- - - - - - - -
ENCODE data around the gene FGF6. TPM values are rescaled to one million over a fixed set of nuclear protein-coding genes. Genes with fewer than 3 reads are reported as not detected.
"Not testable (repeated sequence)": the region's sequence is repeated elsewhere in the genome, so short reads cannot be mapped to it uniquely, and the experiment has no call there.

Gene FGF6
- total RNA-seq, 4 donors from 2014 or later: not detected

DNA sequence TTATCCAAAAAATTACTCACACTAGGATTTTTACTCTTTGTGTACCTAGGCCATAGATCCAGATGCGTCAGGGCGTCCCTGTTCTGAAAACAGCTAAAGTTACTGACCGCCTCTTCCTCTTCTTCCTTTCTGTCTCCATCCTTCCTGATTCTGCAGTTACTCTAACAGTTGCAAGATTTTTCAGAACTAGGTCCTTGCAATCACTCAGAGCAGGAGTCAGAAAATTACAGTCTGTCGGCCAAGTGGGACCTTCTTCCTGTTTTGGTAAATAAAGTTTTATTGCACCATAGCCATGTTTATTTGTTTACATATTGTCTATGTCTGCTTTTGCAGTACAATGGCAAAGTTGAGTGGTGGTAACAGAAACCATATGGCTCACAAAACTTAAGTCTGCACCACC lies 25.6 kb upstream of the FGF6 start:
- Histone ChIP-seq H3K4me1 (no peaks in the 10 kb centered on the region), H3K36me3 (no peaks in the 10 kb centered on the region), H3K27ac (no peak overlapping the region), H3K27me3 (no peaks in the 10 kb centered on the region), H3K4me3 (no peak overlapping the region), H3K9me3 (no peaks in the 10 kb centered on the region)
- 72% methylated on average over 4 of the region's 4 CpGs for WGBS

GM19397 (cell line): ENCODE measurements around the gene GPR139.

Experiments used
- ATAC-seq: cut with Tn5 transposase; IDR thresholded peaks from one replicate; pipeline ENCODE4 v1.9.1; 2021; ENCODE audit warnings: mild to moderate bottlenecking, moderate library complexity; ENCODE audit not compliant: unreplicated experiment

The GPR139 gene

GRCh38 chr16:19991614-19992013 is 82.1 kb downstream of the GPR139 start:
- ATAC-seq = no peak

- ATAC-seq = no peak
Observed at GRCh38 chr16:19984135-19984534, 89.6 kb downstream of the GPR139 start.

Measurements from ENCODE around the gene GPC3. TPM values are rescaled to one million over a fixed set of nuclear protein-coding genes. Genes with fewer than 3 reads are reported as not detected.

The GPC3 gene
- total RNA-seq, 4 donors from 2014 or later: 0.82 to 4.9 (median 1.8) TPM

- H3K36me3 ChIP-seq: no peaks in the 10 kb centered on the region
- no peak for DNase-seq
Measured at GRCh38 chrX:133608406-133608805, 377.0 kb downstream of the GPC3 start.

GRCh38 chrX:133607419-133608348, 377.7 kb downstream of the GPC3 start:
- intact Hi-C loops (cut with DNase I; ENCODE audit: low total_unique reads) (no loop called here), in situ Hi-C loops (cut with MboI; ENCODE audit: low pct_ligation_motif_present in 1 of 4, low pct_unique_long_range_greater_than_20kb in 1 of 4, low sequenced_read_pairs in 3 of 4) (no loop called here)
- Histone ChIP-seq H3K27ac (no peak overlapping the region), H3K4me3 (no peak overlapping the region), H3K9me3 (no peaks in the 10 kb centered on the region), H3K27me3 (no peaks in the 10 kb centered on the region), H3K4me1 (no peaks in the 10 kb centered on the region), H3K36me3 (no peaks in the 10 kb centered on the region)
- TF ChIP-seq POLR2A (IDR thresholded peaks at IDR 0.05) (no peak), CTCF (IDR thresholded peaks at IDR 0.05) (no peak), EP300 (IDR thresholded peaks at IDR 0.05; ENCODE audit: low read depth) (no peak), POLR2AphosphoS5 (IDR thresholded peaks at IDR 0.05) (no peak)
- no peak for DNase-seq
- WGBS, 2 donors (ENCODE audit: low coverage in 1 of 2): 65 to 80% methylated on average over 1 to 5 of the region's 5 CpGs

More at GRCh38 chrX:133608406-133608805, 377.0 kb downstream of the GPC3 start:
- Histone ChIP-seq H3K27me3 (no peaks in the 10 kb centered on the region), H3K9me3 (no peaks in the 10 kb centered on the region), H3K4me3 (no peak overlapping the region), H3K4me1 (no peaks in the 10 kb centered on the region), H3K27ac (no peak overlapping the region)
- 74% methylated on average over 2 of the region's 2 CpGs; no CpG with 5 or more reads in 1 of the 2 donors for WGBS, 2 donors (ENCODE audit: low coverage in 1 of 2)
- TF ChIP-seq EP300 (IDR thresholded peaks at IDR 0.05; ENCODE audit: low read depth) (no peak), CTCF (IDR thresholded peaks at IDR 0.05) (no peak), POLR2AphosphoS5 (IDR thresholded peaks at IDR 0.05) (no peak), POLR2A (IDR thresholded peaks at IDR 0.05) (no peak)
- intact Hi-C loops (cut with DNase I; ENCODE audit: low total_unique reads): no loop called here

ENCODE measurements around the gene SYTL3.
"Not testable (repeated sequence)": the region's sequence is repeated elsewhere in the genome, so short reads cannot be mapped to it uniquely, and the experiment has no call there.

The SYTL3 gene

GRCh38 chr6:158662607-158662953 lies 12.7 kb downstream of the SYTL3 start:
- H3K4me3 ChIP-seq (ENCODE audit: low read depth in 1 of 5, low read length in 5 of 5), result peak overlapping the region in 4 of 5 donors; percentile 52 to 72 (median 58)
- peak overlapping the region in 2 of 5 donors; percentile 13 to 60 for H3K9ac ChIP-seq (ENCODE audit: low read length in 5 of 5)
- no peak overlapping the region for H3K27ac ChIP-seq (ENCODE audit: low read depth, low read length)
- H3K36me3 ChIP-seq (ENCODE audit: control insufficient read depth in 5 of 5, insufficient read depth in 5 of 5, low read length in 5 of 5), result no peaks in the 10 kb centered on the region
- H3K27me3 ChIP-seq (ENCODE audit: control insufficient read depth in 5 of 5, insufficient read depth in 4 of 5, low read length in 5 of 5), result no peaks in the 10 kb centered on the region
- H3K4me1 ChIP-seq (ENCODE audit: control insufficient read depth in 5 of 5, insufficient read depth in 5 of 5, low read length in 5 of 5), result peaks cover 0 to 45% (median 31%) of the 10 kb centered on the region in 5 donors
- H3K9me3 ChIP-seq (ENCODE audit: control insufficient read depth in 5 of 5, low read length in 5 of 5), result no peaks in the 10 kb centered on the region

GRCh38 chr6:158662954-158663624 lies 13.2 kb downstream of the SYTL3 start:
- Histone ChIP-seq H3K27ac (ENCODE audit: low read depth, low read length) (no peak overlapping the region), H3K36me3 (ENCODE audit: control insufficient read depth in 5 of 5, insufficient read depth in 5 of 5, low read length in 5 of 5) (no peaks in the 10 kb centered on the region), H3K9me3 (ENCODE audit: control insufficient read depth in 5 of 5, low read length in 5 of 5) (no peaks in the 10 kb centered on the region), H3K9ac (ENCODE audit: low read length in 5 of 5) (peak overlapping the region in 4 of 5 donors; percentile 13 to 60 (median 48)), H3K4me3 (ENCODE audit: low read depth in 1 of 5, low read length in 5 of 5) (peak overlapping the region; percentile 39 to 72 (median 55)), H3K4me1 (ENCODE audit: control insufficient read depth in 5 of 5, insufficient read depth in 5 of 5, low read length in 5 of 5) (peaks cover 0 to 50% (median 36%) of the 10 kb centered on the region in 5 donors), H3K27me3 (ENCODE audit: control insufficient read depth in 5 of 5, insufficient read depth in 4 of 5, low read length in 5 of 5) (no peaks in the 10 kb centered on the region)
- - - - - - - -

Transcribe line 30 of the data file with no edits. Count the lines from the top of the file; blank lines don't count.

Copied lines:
- 74% methylated on average over 2 of the region's 2 CpGs; no CpG with 5 or more reads in 1 of the 2 donors for WGBS, 2 donors (ENCODE audit: low coverage in 1 of 2)